What is in this article?:
- Two masters tackle mod Mex
- See more food and drinks at Copita
Restaurateurs Larry Mindel and Joanne Weir have made their name with Italian and Mediterranean ventures, but they're taking their first crack at Mexican with Copita Tequileria Y Comida.
See more food and drinks at Copita
The eight-item small plate lineup includes Mexico City-style Quesadillas (filled with Yukon gold potatoes and house-made chorizo, queso fresco and crema, $8); a Trio of Tamalitas (chicken verde, pork adobo, asparagus, English peas, cotija and queso fresco, $9); and 24-hour Carnitas (guacamole, tomatillo salsa, homemade corn tortillas, $12). Chips and guacamole go for $8, as do both Tortilla and Roasted Chicken Soups.
The three-item taco list includes seared California Snapper (pickled red and green cabbage, avocado crema, pineapple salsa, $12); and Wild Mushrooms (epazote and queso fresco cheese, $9). Among the four ceviche choices are Halibut (mango, cucumber, onion, cilantro, $13); and Shrimp Aguachile (chile Serrano, lime, cucumber, cilantro water, red onions and avocado ($12).
The food at Copita is top-notch, but there’s a reason “Tequileria” comes first in the restaurant’s tag line. Weir has tequila expertise like few others, and they’re leveraging it to the max at Copita.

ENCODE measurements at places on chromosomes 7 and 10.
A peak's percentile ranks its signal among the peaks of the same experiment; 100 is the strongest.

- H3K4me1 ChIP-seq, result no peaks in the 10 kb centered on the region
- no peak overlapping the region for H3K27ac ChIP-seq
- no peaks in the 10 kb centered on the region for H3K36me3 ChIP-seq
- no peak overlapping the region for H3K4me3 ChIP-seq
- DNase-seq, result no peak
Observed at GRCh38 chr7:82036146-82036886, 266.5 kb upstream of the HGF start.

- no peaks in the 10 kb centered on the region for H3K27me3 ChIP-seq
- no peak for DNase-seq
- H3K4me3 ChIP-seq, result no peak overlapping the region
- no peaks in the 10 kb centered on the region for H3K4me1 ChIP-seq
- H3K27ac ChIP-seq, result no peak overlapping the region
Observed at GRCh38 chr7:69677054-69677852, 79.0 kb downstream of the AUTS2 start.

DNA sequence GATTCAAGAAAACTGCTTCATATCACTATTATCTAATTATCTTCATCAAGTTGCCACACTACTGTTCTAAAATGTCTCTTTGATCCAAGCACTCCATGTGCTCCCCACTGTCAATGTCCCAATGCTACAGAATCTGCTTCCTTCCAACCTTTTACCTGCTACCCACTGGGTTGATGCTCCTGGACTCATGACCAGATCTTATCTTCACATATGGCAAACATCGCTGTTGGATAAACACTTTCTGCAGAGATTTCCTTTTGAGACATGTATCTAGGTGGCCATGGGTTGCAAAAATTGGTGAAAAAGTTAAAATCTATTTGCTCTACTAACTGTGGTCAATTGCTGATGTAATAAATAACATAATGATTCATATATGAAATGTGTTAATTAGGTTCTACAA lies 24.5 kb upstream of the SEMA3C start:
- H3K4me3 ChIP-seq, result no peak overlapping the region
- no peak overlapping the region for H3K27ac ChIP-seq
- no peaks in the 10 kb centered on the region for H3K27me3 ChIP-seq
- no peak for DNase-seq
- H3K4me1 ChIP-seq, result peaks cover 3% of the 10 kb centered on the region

Customers who like their tequila straight up can take their pick of 87 specialty tequilas. Copita makes them available in several formats:
• Flights provide three one-ounce sampling portions of selected tequilas (the “Best of Class” delivers Tesora Blanco, Tres Agaves Reposado and Herradura Anejo for $16).
• Sipping portions are two ounces served in small glasses (i.e., copitas) of 100 percent agave blanco, reposado or anejo tequilas. Prices vary.
• The six-item cocktail list, each drink made from 100 percent blue agave tequilas (the Mexican 75, siete leguas blanco, sparkling wine, lime juice, agave nectar costs $12; the house Margarita is $9).
Eight beers (four on tap) and nine wines (one of them a chardonnay that bears Weir’s proprietary label) round out the alcoholic beverage items. House-made agua frescas and 100 percent natural homemade sodas concocted from local seasonal ingredients headline the nonalcoholic drink offerings.
Copita’s food reflects Mindel’s and Weir’s California cuisine sensibilities. Items and ingredients change with the seasons, and there’s lots of grilling and roasting. The idea is to offer destination-quality flavors in a casual atmosphere. The menu per se doesn’t break much new culinary ground, but the flavor profiles and just-picked ingredients make each item stand out.
So take heart if you dream about tackling a new cuisine or concept that seems to be outside your current expertise. Mindel and Weir are showing at Copita that once you master a certain restaurant segment, you’re probably ready for the next one.